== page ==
Although the People effectively concede that the abuse of discretion standard of review applies to the trial court's finding that Callahan was prejudiced by her trial counsel's deficient performance, they find hope in the Supreme Court's declination to decide whether the same standard applies to the trial court's finding of error that involves a mixed law and fact issue.  (Ault, supra, 33 Cal.4th at p. 1267, fn. 9, 17 Cal.Rptr.3d 302, 95 P.3d 523.) The court refrained from addressing that issue in Ault because the parties conceded that jury misconduct had occurred.   Here, by contrast, the People contest the trial court's finding that trial counsel erred by, among other things, failing to call Callahan to testify.   Buoyed by Ault's reservation of decision on this issue, the People urge us to apply an independent standard of review to the trial court's determination of error, while applying an abuse of discretion standard of review to its determination of prejudice.

Neither Nesler nor Ault compel such a result.   On the contrary, part of the rationale underlying the court's decision in Ault applies with at least the same force where we are called upon to decide whether a trial judge erred in finding that any attorney's representation of a criminal defendant was deficient.   As the court recognized in Ault, “trial courts have a strong incentive not to crowd their dockets and squander limited judicial resources by ordering unnecessarily that cases over which they presided, and which have already been taken to verdict, be retried.   We are confident that motions for such relief are examined with considerable care.”  (Ault, supra, 33 Cal.4th at p. 1271, 17 Cal.Rptr.3d 302, 95 P.3d 523, fn. omitted.)   In support of that statement, the court in Ault quoted Andrade in recognizing that “ ‘[a] trial court serves as a “gatekeeper” on a motion for new trial.   It opens the gate only rarely, a testament to the fact that the vast majority of trials resulting in conviction are fairly conducted.   In these cases, motions for new trial are routinely made, routinely denied, and are routinely affirmed on appeal.’ ”  (Id., at p. 1271, fn. 14, 17 Cal.Rptr.3d 302, 95 P.3d 523, quoting Andrade, supra, 79 Cal.App.4th at p. 661, 94 Cal.Rptr.2d 314.)

 Ault's holding that the standard of review for an order granting a new trial is premised on a truth which goes to the heart of appellate review:  “A trial court's finding of prejudice is based, to a significant extent, on ‘ “first-hand observations made in open court,” ’ which that court itself is best positioned to interpret.  [Citations.]”  (Ault, supra, 33 Cal.4th at p. 1267, 17 Cal.Rptr.3d 302, 95 P.3d 523.)   Moreover, “ ‘the trial court is [also] in the best position to make an initial determination, and intelligently evaluate whether counsel's acts or omissions were those of a reasonably competent attorney.’  [Citation.]”  (Andrade, supra, 79 Cal.App.4th at p. 660, 94 Cal.Rptr.2d 314.)   That truism is particularly apt in this case.   Here, the trial judge, having observed Callahan testify at the hearing on the motion for new trial, detailed why he concluded that her attorney had no legitimate tactical reason for failing to call her to testify. The court also had the opportunity to observe the testimony of Pinger and Echols, and concluded that counsel erred in failing to sufficiently impeach them.   No matter how  carefully we examine the record, no matter how thoughtful our reflections, we cannot evaluate the credibility of any witness to the same degree and with the same insight as the trial judge.   In this respect, the trial court's finding of deficient performance was not qualitatively different from its finding of prejudice.   In determining whether counsel's performance was deficient, we must accept all factual and credibility findings that are supported by substantial evidence.  (People v. Mayfield (1997) 14 Cal.4th 668, 796, 60 Cal.Rptr.2d 1, 928 P.2d 485.)   Although the trial court's determination of deficient performance is a mixed question of fact and law (see In re Resendiz, supra, 25 Cal.4th at pp. 248-249, 105 Cal.Rptr.2d 431, 19 P.3d 1171), we defer to that determination where, as here, it is “predominantly factual or credibility based.  [Citations.]”  (Ault, supra, at p. 1265, fn. 8, 17 Cal.Rptr.3d 302, 95 P.3d 523.)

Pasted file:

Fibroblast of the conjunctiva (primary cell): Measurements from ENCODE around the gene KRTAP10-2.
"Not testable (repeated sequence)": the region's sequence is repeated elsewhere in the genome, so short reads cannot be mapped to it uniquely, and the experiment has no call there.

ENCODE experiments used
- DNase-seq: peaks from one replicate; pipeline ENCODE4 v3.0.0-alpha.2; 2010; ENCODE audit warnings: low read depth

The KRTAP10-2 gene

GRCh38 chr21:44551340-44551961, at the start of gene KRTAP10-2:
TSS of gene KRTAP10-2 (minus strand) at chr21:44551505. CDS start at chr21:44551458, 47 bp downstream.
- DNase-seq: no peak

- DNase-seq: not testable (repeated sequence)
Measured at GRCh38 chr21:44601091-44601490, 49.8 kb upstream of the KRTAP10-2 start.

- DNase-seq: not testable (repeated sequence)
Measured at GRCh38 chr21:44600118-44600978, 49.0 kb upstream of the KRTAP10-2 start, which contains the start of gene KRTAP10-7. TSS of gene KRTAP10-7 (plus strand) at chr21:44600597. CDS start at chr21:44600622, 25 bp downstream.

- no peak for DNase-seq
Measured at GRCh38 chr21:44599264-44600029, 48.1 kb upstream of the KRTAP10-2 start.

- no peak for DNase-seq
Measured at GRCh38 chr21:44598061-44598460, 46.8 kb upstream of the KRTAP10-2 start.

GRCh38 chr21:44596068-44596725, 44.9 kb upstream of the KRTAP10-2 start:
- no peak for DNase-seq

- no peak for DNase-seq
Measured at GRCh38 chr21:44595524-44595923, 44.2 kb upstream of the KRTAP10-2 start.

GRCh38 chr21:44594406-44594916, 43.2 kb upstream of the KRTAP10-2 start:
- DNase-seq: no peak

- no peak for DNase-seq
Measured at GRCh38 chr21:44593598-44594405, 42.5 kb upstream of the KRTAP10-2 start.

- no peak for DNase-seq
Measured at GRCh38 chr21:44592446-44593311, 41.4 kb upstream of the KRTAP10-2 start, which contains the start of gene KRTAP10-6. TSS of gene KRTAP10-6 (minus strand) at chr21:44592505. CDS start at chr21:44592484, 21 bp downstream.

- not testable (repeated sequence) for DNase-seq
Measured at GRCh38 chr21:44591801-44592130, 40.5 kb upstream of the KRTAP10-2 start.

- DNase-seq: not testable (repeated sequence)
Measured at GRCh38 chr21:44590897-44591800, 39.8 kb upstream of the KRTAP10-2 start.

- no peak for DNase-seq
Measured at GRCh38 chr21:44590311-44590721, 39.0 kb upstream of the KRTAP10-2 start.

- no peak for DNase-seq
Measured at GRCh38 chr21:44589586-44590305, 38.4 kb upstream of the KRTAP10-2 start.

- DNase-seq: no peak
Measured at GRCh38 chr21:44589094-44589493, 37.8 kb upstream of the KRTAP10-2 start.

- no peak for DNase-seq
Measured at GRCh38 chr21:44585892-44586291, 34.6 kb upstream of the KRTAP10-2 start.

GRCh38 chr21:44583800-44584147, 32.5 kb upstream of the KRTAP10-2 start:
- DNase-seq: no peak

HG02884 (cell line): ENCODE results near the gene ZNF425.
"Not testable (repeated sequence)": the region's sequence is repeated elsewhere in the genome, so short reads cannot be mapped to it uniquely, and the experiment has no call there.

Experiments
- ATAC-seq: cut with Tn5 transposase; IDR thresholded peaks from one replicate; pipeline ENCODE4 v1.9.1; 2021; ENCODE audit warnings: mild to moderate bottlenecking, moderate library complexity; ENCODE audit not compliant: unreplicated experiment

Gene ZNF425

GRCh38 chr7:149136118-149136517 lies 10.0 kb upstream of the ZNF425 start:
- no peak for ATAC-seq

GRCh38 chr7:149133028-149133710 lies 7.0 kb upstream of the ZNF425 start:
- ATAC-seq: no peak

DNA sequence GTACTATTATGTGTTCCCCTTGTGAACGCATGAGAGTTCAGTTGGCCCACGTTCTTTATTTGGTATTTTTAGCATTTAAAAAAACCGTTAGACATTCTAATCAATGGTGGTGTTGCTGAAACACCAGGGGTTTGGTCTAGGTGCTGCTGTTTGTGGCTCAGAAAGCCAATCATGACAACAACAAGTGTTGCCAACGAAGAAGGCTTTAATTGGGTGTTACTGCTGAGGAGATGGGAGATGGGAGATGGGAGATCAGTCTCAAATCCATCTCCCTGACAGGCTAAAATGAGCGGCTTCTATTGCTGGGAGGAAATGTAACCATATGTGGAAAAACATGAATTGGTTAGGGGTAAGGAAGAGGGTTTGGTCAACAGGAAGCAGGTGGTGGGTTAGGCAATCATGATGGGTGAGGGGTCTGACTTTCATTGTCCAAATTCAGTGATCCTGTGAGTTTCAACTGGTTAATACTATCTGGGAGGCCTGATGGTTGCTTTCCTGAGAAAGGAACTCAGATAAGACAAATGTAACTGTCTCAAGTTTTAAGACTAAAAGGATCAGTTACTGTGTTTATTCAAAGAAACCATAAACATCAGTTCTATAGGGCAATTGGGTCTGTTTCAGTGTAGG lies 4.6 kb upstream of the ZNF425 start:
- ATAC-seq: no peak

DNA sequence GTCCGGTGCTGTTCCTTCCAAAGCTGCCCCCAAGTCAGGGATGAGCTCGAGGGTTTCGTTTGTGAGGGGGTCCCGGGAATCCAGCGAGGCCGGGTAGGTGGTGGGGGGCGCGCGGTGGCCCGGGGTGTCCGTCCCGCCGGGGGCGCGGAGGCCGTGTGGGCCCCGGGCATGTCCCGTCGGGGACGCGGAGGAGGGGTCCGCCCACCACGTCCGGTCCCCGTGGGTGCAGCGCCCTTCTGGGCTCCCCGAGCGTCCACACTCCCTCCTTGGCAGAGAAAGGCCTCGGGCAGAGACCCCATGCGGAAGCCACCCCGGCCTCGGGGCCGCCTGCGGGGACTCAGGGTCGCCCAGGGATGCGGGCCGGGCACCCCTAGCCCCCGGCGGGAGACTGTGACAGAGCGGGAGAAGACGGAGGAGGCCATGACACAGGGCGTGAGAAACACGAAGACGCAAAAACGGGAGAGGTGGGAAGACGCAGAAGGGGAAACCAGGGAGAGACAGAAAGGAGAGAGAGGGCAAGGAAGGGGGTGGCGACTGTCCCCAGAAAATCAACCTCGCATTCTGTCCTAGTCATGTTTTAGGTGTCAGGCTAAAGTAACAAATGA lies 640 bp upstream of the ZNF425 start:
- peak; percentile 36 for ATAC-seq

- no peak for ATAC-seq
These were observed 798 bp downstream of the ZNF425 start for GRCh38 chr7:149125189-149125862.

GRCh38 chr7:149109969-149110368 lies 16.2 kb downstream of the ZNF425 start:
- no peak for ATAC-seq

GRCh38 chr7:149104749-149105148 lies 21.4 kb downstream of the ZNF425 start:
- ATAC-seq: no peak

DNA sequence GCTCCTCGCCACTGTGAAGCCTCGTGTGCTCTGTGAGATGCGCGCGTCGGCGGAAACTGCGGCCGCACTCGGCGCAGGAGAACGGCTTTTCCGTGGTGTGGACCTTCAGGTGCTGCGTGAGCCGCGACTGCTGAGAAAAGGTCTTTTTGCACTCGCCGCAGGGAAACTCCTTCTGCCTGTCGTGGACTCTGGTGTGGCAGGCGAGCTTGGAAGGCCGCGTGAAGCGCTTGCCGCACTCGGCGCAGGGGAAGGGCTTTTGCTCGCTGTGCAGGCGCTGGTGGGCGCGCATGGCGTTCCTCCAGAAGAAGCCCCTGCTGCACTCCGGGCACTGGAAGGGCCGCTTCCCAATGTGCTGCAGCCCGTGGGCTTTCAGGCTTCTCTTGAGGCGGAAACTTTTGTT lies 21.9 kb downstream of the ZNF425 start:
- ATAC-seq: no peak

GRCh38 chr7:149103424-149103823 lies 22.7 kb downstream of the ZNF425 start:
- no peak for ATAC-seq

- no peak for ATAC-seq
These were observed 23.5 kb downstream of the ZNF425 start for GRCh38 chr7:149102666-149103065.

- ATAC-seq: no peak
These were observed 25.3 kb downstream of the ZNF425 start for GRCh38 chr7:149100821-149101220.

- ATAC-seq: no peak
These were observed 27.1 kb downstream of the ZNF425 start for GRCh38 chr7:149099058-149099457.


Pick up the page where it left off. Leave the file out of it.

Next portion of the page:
The cases recognizing the trial court's unique ability to evaluate an attorney's performance are legion.  (See, e.g., People v. Fosselman, supra, 33 Cal.3d at p. 582, 189 Cal.Rptr. 855, 659 P.2d 1144 [“It is undeniable that trial judges are particularly well suited to observe courtroom performance and to rule on the adequacy of counsel in criminal cases tried before them”];  Andrade, supra, 79 Cal.App.4th at p. 660, 94 Cal.Rptr.2d 314 [“ ‘the trial court is in the best position to make an initial determination, and intelligently evaluate whether counsel's acts or omissions were those of a reasonably competent attorney’ ”];  People v. Wallin (1981) 124 Cal.App.3d 479, 483, 177 Cal.Rptr. 303 [“The trial judge is the one best situated to determine the competency of defendant's trial counsel.   Where, as here, defendant is represented by different counsel at the motion for a new trial and the issue is called to the trial court's attention, the trial judge's decision is especially entitled to great weight and we defer to his fact finding power”];  People v. Aubrey (1999) 70 Cal.App.4th 1088, 1104, 83 Cal.Rptr.2d 209, disapproved on other grounds in People v. Rubalcava (2000) 23 Cal.4th 322, 334, fn. 8, 96 Cal.Rptr.2d 735, 1 P.3d 52.)   Were we to second-guess the trial court's findings in this regard, we would emasculate the constitutional protections conferred in the exercise of the trial court's duty to ensure that all criminal trials are “ ‘conducted with solicitude for the essential rights of the accused.’  [Citations.]”  (Fosselman, supra, at p. 582, 189 Cal.Rptr. 855, 659 P.2d 1144.)